Inclusion & Culture

Workplace Bullying: The safety concern no one is talking about

If you’re not paying attention, there could be an almost invisible threat in your workplace. Sure, improved OHS policies and systems mean death and serious injury in Australian workplaces are on the decline. However, the long-term damage caused by workplace bullying is of growing concern across all industries.

Safe Work Australia statistics show a reduction in serious incidents and fatalities since 2000. However, the same organisation reports that 1 in 2 people will be the victim of workplace bullying in their career. Unfortunately, a large percentage will never reach out to their HR manager about it.

Workplace bullying is a problem which affects not just the daily life of the victim, but their family, coworkers, and ultimately the organisation’s bottom line. It erodes trust and confidence. The impact of this can be seen in the employee’s ability to focus and contribute to the aims of the business. In cases where an organisation isn’t fit or prepared to tackle the problem, it results in absenteeism, higher staff turnover, and creating a knowledge vacuum.

“In 2010, the Productivity Commission found that bullying at work costs Australian organisations between $6 billion and $36 billion a year in lost productivity.” – ABC News

Ignoring bullying could also have legal consequences. As the Australian Commission on Human Rights, states: “Bullying may also be discrimination if it is because of your age, sex, pregnancy, race, disability, sexual orientation, religion or certain other reasons. Sexual harassment and racial hatred are also against the law.” 1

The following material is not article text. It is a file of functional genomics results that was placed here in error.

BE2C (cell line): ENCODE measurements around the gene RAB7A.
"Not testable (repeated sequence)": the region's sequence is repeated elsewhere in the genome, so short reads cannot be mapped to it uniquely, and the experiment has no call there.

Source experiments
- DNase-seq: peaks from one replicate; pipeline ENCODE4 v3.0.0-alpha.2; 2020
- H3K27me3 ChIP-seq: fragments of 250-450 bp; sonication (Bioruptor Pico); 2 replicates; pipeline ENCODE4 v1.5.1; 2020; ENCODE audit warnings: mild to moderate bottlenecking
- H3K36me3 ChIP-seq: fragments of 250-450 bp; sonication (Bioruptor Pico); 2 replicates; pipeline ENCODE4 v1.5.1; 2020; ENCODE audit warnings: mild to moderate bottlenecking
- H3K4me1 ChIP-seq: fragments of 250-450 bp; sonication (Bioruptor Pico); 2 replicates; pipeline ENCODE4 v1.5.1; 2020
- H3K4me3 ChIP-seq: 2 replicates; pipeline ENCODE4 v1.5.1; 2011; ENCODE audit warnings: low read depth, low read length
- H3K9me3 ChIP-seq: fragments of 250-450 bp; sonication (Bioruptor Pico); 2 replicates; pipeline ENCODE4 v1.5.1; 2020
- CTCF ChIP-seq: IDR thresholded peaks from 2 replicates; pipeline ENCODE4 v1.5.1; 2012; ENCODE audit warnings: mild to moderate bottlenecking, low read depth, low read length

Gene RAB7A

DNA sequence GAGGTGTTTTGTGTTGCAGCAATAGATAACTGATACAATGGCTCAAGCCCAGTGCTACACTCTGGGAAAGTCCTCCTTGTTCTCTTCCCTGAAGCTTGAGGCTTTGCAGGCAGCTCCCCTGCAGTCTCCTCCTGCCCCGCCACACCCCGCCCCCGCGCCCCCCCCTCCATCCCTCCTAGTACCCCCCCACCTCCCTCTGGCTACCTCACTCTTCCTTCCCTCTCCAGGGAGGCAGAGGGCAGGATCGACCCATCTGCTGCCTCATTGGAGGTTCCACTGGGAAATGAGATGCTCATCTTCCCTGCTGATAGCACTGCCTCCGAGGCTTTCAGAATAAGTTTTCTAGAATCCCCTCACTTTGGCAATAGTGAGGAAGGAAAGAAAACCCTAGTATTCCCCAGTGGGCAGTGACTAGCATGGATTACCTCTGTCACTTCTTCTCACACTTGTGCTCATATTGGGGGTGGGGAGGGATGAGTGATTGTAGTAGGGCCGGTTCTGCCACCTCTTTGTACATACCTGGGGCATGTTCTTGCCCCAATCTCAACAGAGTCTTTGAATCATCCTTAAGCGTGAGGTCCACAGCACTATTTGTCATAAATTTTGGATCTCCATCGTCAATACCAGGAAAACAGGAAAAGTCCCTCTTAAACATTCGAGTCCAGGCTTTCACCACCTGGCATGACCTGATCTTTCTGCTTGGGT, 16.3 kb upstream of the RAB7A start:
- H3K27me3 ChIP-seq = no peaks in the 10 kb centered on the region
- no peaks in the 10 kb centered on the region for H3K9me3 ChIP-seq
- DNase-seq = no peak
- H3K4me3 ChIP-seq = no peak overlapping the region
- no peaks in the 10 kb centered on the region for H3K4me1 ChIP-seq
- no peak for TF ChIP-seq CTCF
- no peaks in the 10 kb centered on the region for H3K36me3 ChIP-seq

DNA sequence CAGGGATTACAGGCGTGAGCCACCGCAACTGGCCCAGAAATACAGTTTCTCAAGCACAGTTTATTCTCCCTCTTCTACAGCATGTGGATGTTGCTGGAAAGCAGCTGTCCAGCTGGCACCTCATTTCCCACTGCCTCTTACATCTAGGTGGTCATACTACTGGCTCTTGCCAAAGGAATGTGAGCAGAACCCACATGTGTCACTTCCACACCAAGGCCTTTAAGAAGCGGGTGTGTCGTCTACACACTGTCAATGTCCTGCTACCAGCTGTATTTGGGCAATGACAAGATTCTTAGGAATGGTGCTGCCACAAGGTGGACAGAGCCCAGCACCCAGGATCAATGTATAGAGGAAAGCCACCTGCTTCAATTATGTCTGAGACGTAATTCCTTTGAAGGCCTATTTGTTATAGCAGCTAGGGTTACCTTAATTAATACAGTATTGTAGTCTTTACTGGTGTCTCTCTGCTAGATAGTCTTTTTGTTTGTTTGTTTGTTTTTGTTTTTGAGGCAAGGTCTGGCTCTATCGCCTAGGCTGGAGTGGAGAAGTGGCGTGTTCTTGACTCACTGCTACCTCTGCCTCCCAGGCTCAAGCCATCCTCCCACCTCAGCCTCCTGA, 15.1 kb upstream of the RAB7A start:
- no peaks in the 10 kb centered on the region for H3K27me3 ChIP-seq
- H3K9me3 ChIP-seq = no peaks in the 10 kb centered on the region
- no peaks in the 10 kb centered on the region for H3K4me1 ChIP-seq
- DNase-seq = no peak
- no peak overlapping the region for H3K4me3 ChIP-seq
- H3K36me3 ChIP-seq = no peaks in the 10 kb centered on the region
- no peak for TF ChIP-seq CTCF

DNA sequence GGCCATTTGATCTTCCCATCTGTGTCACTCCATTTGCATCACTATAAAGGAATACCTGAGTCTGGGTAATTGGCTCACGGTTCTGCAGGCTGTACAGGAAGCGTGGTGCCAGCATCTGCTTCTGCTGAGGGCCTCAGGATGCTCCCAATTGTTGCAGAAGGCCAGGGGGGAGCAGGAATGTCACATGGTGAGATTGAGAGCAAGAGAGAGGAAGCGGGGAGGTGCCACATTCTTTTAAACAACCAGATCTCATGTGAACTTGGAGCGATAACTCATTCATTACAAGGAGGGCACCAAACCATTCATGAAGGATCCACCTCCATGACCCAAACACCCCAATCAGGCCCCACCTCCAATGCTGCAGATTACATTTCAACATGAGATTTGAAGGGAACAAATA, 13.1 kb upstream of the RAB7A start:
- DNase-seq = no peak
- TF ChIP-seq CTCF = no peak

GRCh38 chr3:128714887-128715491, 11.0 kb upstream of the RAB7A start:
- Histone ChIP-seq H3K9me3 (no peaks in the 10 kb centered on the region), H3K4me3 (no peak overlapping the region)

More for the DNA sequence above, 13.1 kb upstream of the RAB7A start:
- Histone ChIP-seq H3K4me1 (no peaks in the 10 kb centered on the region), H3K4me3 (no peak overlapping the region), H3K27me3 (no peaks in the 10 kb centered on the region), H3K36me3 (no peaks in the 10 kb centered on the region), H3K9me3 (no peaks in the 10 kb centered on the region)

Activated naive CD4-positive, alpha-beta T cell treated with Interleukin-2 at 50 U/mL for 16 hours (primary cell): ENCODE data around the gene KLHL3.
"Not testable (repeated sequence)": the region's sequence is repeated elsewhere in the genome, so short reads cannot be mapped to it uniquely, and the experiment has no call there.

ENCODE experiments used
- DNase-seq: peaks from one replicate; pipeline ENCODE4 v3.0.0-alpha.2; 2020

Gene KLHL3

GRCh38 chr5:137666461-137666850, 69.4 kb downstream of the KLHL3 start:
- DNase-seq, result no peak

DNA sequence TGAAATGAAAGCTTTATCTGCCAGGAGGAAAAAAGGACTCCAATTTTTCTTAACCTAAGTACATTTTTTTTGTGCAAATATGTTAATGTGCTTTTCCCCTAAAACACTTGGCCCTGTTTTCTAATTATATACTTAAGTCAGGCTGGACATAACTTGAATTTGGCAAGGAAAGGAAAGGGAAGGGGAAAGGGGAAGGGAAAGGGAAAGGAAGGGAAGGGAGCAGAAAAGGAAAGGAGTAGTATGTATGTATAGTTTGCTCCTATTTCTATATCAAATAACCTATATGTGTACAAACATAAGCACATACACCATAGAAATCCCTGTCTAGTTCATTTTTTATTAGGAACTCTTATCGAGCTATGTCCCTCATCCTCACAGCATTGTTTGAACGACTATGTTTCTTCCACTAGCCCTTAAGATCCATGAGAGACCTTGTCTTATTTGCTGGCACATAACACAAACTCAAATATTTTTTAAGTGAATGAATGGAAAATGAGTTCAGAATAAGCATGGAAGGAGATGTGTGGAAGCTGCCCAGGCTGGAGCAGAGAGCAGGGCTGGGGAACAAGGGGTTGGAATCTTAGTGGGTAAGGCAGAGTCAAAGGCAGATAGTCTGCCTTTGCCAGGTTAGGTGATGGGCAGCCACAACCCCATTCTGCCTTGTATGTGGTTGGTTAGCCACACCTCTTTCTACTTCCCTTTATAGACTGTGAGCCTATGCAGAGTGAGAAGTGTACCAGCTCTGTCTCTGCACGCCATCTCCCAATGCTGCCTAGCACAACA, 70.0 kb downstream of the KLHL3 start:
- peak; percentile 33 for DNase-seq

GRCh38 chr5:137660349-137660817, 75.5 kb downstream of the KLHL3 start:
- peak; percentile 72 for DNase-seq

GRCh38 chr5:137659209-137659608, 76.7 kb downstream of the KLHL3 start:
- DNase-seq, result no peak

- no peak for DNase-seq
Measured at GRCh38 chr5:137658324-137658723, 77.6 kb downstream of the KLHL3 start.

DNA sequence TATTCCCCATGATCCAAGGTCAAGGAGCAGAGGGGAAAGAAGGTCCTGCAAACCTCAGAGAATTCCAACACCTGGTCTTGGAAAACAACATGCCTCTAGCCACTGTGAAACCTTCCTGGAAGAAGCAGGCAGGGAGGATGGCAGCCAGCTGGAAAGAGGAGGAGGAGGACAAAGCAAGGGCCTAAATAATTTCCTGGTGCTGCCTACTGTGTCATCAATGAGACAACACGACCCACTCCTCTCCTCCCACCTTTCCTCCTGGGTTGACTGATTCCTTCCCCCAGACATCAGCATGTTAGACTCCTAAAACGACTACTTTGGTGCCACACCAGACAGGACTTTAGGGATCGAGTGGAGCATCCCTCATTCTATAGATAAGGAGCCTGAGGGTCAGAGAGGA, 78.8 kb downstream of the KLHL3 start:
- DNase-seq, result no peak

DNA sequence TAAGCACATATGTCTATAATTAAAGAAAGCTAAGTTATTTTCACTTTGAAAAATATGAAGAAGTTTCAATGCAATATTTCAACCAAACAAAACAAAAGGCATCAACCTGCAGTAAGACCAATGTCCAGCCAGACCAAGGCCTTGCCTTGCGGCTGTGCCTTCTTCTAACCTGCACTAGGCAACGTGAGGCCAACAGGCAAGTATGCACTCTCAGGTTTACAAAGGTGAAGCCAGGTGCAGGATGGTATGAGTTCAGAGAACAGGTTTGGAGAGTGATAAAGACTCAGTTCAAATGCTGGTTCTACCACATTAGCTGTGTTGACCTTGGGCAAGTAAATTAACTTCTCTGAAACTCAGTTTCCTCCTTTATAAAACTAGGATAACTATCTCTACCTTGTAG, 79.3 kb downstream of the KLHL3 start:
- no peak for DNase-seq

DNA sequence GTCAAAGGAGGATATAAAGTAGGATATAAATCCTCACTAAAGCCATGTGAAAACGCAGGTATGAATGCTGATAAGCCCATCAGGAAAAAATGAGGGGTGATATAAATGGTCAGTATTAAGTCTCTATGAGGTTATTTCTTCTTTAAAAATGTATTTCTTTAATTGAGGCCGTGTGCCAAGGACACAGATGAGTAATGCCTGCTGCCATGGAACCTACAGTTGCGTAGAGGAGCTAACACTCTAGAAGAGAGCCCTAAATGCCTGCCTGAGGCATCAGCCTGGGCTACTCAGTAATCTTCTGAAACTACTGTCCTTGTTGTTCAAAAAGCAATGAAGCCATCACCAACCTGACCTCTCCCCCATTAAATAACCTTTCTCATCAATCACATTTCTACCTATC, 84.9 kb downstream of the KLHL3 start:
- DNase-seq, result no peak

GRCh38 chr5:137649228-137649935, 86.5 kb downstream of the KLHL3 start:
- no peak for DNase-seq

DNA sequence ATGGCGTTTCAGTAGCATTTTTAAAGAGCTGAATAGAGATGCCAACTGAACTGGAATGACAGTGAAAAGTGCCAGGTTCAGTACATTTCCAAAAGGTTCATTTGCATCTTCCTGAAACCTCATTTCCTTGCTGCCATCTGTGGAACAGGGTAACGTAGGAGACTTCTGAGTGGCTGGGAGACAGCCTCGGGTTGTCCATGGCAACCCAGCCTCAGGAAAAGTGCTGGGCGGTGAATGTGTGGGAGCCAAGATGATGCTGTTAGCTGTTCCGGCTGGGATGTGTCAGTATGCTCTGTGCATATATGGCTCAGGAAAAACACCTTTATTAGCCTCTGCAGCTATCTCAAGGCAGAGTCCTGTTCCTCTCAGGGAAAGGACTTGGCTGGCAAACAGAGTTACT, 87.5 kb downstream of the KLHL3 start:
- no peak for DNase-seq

I’m being bullied at work. What should I do?

As we’ve seen, this is not uncommon. There are powers you can and should exercise. Firstly, check to see if your workplace has a bullying policy and complaints procedure. If not, raise this as a matter of importance with the relevant person at your organisation.

You should also:

    1. Document everything, in a diary or other record keeping device.
    2. Make it clear that the bullying is unwanted and not ‘all in good fun.’ Ask for support from a co-worker or manager if you feel unsure or unsafe how to proceed.
    3. Get support from someone you trust or contact your organisational support services.
    4. If the bullying continues, contact WorkSafe WA on 1300 655266

Actionable steps to improve organisational culture.

Stopping workplace bullying as an employee, manager or HR employee.

Put a prevention plan in place.

Like any potential hazard, having a written plan or policy in place is essential if you want employees to take the safest course of action. The plan should include steps staff may take if a boss or senior management is involved in bullying (as is the case in up to 60% of reported cases).

Get an action plan in place.

All management positions should have a plan detailing how to spot bullying, what action to take, and how to proceed if they receive a report of harassment or discrimination in the workplace. As well as limiting liability, it will improve their ability to manage, influence and inspire a new culture, develop tolerance, and instigate change. As a starting point, you should conduct an organisational ‘health check’ analaysis of your current environment.

Get employees on the same page

Frameworks such as the Workplace Bullying and Tolerance Workshop aim to help workers, team leaders and managers identify and deal with bullying. These facilitated programmes offer practical information on building a safer and happier workplace for everyone concerned, with the convenience of being delivered in the workplace.